Here are a few things you should know.
Will my flight be delayed? If you’re flying out of one of these airports, it should be smooth sailing, according to Flightstats (numbers in brackets are average on-time departure performance during the past three Thanksgiving holidays).
1. Salt Lake City (89.00 percent)
2. Minneapolis (86.61 percent)
3. Portland, Ore. (86.43 percent)
4. San Diego (85.00 percent)
5. Seattle (84.88 percent)
Here are the five worst:
1. Miami (67.03 percent)
2. Dallas (69.23 percent)
3. New York (71.04 percent)
4. Atlanta (71.19 percent)
5. Chicago (O’Hare) (72.32 percent)
How’s the weather? So far, so good. At 6:45 a.m., no major flight delays were being reported. Here’s the holiday travel forecast.
Is this really Invasion Of The Body Scanners? Hardly. TSA whole body image scanners exist in only 68 of 494 airports, reports TSA-watcher Steve Frishling. You have a 17 percent chance of encountering a whole body imaging scanner at your departure airport.
But what if they want to scan me? I posted some advice about how to handle an airport with a scanner. Bottom line: know what you’ll do before you arrive at the airport. Update (3:30 p.m.) There are reports that some checkpoints have turned off the full-body scanners and are waving passengers through in an effort to expedite screening. TSA denies it.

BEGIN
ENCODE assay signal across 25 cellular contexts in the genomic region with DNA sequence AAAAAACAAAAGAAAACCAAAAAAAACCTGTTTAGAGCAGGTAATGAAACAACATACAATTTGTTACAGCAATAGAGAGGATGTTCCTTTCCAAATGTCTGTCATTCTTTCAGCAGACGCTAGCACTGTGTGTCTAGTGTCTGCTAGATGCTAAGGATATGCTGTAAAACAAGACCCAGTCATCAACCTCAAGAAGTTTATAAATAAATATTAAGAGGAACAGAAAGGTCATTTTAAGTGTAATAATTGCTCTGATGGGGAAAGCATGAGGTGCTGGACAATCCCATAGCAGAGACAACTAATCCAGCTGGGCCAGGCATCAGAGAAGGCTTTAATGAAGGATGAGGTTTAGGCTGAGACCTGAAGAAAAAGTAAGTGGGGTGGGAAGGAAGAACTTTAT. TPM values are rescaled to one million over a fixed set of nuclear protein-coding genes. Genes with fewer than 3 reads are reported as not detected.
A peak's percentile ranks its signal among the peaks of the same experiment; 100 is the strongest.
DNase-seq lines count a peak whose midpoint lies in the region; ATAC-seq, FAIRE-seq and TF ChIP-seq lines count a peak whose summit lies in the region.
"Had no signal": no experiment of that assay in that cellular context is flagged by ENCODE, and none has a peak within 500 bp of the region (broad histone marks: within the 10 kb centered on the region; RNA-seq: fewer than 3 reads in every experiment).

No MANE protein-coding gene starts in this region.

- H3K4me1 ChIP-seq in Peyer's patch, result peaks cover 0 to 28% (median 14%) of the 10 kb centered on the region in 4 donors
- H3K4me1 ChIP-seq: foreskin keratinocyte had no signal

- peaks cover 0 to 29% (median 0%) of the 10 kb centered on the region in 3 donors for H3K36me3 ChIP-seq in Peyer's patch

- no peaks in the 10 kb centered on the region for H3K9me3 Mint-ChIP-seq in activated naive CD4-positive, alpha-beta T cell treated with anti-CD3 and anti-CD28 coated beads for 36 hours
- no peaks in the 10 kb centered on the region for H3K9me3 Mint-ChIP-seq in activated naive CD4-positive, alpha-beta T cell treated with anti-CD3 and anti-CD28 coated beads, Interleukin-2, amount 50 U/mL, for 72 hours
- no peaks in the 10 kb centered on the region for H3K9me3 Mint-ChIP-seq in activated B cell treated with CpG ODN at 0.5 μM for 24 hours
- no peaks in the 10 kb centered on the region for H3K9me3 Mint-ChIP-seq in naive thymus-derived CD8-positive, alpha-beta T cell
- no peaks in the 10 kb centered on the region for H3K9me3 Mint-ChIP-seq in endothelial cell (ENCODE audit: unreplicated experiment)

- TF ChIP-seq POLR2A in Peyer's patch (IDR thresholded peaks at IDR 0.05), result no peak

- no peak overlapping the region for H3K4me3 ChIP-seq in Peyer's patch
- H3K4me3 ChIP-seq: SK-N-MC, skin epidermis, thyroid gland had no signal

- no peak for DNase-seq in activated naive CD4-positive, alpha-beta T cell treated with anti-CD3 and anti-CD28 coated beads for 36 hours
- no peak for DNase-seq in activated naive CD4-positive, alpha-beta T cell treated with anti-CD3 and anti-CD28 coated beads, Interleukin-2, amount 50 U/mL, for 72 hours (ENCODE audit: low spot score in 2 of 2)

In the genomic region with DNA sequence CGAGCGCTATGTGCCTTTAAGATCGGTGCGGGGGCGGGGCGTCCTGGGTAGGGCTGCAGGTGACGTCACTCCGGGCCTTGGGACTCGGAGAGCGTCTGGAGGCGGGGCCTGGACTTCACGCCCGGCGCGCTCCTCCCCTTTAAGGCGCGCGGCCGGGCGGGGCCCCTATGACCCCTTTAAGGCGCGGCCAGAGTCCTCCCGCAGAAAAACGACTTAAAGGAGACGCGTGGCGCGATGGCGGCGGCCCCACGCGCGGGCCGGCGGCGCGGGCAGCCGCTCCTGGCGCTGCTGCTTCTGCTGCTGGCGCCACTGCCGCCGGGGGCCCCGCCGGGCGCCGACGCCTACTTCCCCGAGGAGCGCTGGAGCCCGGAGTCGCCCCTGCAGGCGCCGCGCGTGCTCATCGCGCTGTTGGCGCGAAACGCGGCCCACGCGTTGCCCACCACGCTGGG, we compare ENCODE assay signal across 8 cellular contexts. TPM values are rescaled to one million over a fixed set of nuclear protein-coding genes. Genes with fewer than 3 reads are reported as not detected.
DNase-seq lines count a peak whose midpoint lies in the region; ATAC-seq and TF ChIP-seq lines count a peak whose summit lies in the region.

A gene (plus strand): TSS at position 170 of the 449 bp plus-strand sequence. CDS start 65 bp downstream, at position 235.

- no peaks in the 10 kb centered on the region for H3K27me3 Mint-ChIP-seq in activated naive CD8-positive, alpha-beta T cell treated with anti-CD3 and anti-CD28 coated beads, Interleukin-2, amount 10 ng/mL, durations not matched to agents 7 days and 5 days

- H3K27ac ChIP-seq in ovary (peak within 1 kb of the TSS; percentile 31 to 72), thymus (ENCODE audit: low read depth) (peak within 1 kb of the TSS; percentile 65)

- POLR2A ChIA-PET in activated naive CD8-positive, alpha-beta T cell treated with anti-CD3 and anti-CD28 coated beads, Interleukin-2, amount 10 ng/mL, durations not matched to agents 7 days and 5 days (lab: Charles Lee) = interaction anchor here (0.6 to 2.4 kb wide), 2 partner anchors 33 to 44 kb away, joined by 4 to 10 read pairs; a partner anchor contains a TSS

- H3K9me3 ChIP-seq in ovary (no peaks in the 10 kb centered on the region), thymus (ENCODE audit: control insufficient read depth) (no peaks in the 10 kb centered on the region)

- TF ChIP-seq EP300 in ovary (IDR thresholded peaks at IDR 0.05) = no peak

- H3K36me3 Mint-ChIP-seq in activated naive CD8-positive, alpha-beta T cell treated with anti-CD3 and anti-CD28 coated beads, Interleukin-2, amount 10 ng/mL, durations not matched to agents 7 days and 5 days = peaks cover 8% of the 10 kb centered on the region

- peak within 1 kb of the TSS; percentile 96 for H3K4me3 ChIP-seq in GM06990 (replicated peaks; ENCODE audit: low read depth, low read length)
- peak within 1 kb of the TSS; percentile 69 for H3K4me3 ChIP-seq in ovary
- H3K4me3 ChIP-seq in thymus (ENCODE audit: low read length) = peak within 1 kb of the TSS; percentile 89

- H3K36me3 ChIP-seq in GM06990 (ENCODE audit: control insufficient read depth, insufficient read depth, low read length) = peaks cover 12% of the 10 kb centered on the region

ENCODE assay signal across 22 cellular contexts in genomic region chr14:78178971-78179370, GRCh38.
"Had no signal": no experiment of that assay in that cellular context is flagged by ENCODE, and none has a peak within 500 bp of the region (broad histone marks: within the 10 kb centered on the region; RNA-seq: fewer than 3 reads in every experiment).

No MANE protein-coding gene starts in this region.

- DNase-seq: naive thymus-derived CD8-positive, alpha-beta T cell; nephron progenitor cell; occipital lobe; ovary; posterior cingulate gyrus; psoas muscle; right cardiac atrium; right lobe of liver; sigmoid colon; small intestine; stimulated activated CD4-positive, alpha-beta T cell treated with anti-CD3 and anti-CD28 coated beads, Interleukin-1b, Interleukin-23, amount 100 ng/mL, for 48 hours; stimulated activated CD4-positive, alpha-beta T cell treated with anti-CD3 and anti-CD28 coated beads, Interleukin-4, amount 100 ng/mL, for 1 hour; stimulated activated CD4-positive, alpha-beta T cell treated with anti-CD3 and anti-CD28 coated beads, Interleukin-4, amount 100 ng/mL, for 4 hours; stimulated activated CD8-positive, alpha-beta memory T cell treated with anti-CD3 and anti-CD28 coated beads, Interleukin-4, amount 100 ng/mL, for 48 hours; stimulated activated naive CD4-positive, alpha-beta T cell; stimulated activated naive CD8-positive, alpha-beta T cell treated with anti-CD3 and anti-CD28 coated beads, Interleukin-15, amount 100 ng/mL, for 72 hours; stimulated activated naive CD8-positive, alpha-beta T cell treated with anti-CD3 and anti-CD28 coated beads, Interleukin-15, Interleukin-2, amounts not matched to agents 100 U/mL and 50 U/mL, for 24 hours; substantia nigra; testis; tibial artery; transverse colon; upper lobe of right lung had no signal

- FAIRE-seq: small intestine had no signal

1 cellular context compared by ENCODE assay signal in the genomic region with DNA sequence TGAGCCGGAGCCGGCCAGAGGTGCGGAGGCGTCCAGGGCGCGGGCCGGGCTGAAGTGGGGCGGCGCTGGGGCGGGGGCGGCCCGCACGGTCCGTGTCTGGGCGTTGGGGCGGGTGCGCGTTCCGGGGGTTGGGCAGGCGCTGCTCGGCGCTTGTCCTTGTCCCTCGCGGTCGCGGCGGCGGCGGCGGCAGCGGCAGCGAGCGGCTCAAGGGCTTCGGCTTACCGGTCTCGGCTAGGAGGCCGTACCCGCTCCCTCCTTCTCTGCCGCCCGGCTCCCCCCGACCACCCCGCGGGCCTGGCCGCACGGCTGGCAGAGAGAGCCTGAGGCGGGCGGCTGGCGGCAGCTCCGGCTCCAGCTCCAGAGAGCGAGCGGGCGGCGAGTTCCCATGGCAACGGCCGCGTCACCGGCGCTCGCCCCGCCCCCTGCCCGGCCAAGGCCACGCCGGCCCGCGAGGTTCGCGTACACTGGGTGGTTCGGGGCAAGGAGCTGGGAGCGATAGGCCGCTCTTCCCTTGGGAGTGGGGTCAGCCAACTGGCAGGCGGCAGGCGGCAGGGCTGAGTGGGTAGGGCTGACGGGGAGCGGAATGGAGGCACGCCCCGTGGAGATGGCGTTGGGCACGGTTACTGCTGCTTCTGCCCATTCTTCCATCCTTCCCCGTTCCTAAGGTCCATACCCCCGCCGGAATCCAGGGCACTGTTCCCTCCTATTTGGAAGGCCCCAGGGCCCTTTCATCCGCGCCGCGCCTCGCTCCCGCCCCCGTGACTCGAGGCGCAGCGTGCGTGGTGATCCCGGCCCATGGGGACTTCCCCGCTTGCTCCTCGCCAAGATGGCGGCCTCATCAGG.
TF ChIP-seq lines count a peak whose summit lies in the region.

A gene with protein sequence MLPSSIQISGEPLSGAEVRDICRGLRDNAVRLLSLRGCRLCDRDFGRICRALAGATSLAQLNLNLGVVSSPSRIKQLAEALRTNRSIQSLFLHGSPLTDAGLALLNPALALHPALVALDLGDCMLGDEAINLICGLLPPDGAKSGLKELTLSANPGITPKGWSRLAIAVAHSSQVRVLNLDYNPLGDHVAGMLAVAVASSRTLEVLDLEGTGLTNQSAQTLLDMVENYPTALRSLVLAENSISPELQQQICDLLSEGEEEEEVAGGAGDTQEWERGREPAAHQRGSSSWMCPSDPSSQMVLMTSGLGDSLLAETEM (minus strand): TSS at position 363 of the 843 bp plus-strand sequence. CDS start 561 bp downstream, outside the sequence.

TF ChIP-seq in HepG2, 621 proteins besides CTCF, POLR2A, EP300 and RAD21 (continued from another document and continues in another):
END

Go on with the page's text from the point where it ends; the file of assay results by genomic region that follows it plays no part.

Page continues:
Will there be protests? While I do not support National Opt-Out Day, a recent poll of more than 1,000 air travelers found 70 percent of air travelers do. Here’s another poll that reflects a similar sentiment. Whether passengers will refuse to be scanned is another question. My sense is that most people just want to get home for the holidays. The best way to make TSA change its wrongheaded policy is to sue it, like this guy.
What else is on the government’s mind today? Oh, other than that TSA officer who allegedly kidnapped a woman in Atlanta and Janet Napolitano’s career-ending interview in which she calls for body scanning devices to be installed in places like train stations and bus terminals? Not much.
What did you just call me? An internal Department of Homeland Security memo obtained by this blogger labels any person who “interferes” with TSA airport security screening procedure protocol and operations by actively objecting to the established screening process, “including but not limited to the anticipated national opt-out day” as a “domestic extremist.” The label is then broadened to include “any person, group or alternative media source” that actively objects to, causes others to object to, supports and/or elicits support for anyone who engages in such travel disruptions at U.S. airports in response to the enhanced security procedures. It instructs TSA operations to obtain the identities of those individuals and other applicable information and submit the same electronically to the Homeland Environment Threat Analysis Division, the Extremism and Radicalization branch of the Office of Intelligence & Analysis (IA) division of the Department of Homeland Security.
Whatever. I think they already know who I am.
This “domestic extremist” wishes everyone a very happy Thanksgiving holiday.
Update: 9:20 a.m. I called my contact at the Department of Homeland Security this morning to verify the authenticity of the memo quoted by Canada Free Press. The government says it is not authentic.
Update: 10 a.m. I looped back with the blog post’s original author, Douglas J. Hagmann. He stands behind the memo, which came from a “trusted source” who has provided him with accurate information in the past.